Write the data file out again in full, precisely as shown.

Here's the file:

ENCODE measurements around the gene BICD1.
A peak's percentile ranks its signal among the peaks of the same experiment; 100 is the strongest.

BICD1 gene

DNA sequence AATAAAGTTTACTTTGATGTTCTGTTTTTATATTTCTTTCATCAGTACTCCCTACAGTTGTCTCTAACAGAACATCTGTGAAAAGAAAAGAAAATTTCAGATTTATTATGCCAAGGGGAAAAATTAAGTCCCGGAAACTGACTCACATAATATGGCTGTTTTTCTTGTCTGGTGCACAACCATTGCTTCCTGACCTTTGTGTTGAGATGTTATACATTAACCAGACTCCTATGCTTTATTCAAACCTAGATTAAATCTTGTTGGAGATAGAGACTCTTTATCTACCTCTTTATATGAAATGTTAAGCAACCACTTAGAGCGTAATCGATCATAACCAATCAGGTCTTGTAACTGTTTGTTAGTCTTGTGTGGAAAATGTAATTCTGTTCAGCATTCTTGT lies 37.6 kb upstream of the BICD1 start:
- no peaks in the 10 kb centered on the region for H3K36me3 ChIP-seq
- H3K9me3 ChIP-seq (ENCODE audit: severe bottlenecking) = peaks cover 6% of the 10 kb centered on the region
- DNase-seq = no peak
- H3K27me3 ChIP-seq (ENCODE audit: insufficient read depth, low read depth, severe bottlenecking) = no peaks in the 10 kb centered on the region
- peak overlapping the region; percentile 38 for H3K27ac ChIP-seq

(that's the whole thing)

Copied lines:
ENCODE measurements around the gene BICD1.
A peak's percentile ranks its signal among the peaks of the same experiment; 100 is the strongest.

BICD1 gene

DNA sequence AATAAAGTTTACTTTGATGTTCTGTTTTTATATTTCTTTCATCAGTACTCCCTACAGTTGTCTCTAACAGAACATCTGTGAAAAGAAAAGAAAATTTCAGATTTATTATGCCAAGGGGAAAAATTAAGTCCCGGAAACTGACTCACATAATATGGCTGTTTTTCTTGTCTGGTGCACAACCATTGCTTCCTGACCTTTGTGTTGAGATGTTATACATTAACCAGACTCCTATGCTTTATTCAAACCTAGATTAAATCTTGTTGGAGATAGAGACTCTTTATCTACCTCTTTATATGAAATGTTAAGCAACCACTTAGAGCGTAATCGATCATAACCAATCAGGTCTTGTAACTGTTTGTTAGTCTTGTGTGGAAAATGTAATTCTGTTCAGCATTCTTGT lies 37.6 kb upstream of the BICD1 start:
- no peaks in the 10 kb centered on the region for H3K36me3 ChIP-seq
- H3K9me3 ChIP-seq (ENCODE audit: severe bottlenecking) = peaks cover 6% of the 10 kb centered on the region
- DNase-seq = no peak
- H3K27me3 ChIP-seq (ENCODE audit: insufficient read depth, low read depth, severe bottlenecking) = no peaks in the 10 kb centered on the region
- peak overlapping the region; percentile 38 for H3K27ac ChIP-seq